But by 2002, it was clear Ivory Coast was in deep trouble, as Mr Ward had predicted. After half a century of almost uninterrupted expansion, the Ivorian cocoa machine, which accounts for nearly 40 per cent of global supplies, was faltering. Trees were getting old and sick and the country was immersed in a civil war. Mr Ward decided to bet big and took delivery of 148,000 tonnes of cocoa, profiting as prices surged. Cocoa, which in January 2002, traded at £1,000 a tonne peaked at £1,600 a tonne by October. The surge, he told the Financial Times then, was not a bubble – nor, he insisted, was he a speculator.
“It is fundamentally based,” he explained at Armajaro’s offices in Mayfair, London’s most exclusive neighbourhood, where he also lives with his wife and two children. “You cannot simply take delivery of cocoa and make the price double. It is simply not possible,” he added.
It is no different this time, allies say he argues. Cocoa fundamentals have been pointing to higher prices for the last four years and Mr Ward made clear months ago that Armajaro’s flagship hedge fund CC+, which he manages, was bullish. After a string of bad crops in west Africa, global cocoa demand, propelled by the rich countries’ love for chocolate, has outpaced supply for the last four years in a row, the largest shortage since the late 1960s. The multi-national food companies that depend on a reliable, cheap supply of the commodity are worried. The publicity-shy cocoa industry has started talking about a “chocolate crisis”.
Against the background of buoyant prices the bullish Mr Ward put his money where his mouth was. A rival trader says: “Anthony is the best cocoa trader and most people do not have his appetite for risk.”
Traders believe that last October he started buying cocoa futures contracts for delivery in July 2010, slowly building a huge position. Probably, rivals say, he paid on average about £2,100-£2,200 a tonne. When contracts expire, a trader can choose to take physical delivery rather than a cash settlement. By the time this contract expired this month, prices had surged to a 33-year high of £2,732. Armajaro shocked many in the market by taking physical delivery of 240,100 tonnes, the biggest delivery in 14 years, equal to 7 per cent of the world’s crop. A group of small cocoa processors protested bitterly, blaming speculation for the price surge.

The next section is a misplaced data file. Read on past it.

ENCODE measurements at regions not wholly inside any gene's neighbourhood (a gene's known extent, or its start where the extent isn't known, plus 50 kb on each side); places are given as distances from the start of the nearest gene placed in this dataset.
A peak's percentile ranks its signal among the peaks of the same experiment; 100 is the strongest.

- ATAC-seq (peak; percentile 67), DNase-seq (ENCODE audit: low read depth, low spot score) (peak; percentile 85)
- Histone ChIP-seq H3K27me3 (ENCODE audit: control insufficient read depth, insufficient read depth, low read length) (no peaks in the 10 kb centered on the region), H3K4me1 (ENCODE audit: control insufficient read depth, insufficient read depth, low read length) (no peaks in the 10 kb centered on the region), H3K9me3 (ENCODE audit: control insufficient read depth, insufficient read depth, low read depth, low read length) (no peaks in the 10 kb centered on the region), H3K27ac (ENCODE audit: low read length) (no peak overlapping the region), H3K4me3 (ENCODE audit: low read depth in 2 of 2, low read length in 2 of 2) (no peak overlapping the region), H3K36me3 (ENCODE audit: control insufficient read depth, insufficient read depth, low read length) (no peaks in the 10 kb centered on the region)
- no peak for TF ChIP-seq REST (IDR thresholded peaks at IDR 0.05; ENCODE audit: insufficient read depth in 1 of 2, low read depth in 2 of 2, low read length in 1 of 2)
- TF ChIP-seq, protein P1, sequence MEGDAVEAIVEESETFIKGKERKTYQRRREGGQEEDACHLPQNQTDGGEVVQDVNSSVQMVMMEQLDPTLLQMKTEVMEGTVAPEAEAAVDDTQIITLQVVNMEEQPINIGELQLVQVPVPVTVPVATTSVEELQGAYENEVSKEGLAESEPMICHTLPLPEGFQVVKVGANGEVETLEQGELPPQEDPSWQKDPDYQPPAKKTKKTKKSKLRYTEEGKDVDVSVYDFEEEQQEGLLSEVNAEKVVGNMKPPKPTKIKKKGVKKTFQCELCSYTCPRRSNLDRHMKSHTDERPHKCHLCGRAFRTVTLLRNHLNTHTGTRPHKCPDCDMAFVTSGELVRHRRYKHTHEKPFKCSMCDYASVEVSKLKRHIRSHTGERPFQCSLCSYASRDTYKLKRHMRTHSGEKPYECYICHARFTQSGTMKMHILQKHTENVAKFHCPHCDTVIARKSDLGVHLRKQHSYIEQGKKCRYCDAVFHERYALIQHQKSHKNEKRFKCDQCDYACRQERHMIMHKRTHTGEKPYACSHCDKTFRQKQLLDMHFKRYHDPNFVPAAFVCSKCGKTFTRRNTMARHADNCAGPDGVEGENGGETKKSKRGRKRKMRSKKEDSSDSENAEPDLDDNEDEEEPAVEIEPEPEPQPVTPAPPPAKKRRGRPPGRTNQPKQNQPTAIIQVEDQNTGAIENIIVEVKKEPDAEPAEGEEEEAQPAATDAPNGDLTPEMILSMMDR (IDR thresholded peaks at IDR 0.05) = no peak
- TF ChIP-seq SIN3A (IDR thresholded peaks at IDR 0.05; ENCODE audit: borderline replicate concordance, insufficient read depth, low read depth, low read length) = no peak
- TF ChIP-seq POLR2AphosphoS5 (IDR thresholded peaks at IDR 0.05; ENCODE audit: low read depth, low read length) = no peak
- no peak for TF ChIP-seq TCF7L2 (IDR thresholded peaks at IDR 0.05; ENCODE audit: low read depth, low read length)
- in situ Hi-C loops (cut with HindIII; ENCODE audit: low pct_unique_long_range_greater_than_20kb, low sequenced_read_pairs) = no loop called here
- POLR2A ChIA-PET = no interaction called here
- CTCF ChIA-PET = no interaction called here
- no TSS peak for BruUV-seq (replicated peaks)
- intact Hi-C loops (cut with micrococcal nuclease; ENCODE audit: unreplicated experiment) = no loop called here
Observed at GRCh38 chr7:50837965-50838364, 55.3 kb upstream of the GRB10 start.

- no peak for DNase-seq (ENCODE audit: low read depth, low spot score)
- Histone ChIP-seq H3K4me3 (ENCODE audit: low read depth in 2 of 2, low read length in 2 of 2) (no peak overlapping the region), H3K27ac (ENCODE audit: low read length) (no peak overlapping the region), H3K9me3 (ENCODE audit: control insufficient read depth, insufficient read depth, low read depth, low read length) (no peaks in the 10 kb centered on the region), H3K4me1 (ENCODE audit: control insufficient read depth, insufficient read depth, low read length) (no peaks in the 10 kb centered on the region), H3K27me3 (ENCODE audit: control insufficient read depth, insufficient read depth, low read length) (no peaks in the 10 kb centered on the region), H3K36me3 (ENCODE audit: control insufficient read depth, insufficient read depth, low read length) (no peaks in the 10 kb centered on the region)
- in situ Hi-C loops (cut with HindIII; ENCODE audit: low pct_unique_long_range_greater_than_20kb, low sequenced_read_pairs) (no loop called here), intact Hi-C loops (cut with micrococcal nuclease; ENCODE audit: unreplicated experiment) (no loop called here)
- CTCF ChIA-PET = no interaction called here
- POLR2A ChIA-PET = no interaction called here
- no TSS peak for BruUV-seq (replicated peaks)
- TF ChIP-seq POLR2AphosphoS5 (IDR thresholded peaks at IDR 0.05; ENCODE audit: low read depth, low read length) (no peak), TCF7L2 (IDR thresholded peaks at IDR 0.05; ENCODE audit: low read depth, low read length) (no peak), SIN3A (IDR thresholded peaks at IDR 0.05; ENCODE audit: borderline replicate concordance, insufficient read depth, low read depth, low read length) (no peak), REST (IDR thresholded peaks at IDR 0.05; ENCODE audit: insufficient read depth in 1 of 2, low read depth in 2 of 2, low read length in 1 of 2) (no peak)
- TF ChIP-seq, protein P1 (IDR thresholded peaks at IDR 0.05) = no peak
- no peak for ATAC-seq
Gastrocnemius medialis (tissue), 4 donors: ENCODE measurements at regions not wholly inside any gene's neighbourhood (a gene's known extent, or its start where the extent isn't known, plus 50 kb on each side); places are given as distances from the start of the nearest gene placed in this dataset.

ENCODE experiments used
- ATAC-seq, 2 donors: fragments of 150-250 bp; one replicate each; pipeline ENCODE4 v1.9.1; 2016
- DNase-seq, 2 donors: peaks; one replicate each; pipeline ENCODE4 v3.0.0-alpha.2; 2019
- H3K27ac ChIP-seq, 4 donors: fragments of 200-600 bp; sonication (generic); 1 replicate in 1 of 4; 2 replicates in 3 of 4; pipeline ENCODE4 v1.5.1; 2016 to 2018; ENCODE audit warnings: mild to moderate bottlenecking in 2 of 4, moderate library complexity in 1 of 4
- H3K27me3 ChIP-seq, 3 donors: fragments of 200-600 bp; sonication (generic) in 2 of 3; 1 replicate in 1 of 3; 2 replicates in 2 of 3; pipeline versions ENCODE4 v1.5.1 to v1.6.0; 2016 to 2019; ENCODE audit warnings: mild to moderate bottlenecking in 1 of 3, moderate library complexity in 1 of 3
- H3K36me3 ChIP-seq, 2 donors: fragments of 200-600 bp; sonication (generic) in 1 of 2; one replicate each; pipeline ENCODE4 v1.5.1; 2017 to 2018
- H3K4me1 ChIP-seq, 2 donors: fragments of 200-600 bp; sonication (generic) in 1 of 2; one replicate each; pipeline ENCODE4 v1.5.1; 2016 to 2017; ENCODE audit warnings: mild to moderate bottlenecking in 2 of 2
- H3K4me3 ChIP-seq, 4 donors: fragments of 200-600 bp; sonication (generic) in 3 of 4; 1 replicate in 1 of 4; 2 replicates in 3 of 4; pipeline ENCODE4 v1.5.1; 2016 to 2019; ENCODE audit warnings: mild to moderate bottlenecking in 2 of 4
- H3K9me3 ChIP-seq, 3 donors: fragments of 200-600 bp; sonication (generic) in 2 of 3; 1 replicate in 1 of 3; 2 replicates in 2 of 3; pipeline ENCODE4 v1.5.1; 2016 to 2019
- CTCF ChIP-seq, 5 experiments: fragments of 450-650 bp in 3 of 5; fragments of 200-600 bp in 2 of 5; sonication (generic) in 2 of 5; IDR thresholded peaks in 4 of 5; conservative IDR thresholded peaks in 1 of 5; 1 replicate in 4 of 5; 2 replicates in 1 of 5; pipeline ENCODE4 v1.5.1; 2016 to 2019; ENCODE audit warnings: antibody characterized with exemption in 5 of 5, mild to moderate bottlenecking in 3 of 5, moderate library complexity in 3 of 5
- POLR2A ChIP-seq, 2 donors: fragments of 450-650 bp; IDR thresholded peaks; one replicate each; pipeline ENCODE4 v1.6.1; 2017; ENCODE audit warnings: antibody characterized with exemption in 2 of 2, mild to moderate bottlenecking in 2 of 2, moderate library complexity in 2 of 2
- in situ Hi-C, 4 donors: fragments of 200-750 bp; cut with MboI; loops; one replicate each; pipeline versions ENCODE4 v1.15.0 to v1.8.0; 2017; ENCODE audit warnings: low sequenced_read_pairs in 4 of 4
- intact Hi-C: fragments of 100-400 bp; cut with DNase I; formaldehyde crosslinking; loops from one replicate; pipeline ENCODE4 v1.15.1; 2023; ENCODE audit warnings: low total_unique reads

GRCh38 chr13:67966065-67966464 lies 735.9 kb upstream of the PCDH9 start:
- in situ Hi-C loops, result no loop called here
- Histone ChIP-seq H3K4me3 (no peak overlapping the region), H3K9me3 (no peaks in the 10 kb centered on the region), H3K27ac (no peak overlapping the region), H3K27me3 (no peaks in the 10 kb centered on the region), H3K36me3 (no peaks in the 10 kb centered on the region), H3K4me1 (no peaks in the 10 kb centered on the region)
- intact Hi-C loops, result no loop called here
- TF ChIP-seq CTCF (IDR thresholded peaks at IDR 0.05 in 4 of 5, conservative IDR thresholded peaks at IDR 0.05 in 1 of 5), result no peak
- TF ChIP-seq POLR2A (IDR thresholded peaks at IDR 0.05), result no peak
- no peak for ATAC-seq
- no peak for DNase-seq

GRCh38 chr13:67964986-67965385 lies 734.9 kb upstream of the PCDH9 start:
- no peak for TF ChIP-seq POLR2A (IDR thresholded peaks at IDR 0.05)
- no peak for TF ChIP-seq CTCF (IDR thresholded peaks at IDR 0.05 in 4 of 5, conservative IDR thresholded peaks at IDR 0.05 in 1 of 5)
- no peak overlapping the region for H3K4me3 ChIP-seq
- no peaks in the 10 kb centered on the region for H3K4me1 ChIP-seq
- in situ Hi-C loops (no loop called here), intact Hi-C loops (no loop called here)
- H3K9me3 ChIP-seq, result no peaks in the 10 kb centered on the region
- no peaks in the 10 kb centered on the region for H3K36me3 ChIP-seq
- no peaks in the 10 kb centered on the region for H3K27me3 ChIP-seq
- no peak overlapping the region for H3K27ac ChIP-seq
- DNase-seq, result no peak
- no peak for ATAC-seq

He is said to argue now as he did in 2002, that all he has done is go to the futures market “to buy cocoa in the most efficient and low-risk way possible”. The trade is likely to bring a stream of profits to Armajaro, particularly if the new Ivorian crop, due in October, disappoints.
Even if prices decline, Mr Ward is unlikely to suffer. A competitor who knows him well has no doubt he will have hedged his position. One admiring executive says: “No one knows the cocoa market better than Anthony.”
So maybe not Chocfinger – but the “king of cocoa” or even of chocolate seem just about right.
Please don't cut articles from FT.com and redistribute by email or post to the web.
Sign up for email briefings to stay up to date on topics you are interested in